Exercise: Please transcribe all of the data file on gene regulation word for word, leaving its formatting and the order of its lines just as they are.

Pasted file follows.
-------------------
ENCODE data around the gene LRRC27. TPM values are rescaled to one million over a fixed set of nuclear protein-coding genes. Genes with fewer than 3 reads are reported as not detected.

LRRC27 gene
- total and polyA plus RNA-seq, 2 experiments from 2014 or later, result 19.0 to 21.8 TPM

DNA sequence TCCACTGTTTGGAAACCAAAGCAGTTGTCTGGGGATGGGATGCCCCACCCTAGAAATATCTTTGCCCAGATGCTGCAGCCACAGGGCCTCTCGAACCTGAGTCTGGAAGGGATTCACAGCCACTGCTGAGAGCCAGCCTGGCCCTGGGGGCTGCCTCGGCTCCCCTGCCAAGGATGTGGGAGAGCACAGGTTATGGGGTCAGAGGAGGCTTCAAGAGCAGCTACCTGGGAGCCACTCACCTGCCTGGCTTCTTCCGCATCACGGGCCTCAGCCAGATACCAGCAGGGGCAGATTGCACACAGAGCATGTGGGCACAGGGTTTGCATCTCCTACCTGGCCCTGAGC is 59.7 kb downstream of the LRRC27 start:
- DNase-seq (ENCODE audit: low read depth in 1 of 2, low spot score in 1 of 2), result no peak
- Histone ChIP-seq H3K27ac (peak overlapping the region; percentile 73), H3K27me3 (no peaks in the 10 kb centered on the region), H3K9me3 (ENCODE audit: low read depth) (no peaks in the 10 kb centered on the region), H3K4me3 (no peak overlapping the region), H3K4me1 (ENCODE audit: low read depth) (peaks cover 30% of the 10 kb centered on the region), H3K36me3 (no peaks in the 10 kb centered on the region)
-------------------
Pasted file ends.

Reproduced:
ENCODE data around the gene LRRC27. TPM values are rescaled to one million over a fixed set of nuclear protein-coding genes. Genes with fewer than 3 reads are reported as not detected.

LRRC27 gene
- total and polyA plus RNA-seq, 2 experiments from 2014 or later, result 19.0 to 21.8 TPM

DNA sequence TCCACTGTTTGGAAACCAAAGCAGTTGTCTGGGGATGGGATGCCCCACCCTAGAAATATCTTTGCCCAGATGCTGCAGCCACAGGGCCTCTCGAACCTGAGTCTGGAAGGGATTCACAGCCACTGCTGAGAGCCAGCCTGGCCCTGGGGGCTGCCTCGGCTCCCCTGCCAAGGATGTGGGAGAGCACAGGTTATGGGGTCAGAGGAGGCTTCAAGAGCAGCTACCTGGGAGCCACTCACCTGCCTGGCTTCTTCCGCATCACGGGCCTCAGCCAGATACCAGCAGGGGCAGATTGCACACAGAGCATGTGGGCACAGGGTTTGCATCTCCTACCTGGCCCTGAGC is 59.7 kb downstream of the LRRC27 start:
- DNase-seq (ENCODE audit: low read depth in 1 of 2, low spot score in 1 of 2), result no peak
- Histone ChIP-seq H3K27ac (peak overlapping the region; percentile 73), H3K27me3 (no peaks in the 10 kb centered on the region), H3K9me3 (ENCODE audit: low read depth) (no peaks in the 10 kb centered on the region), H3K4me3 (no peak overlapping the region), H3K4me1 (ENCODE audit: low read depth) (peaks cover 30% of the 10 kb centered on the region), H3K36me3 (no peaks in the 10 kb centered on the region)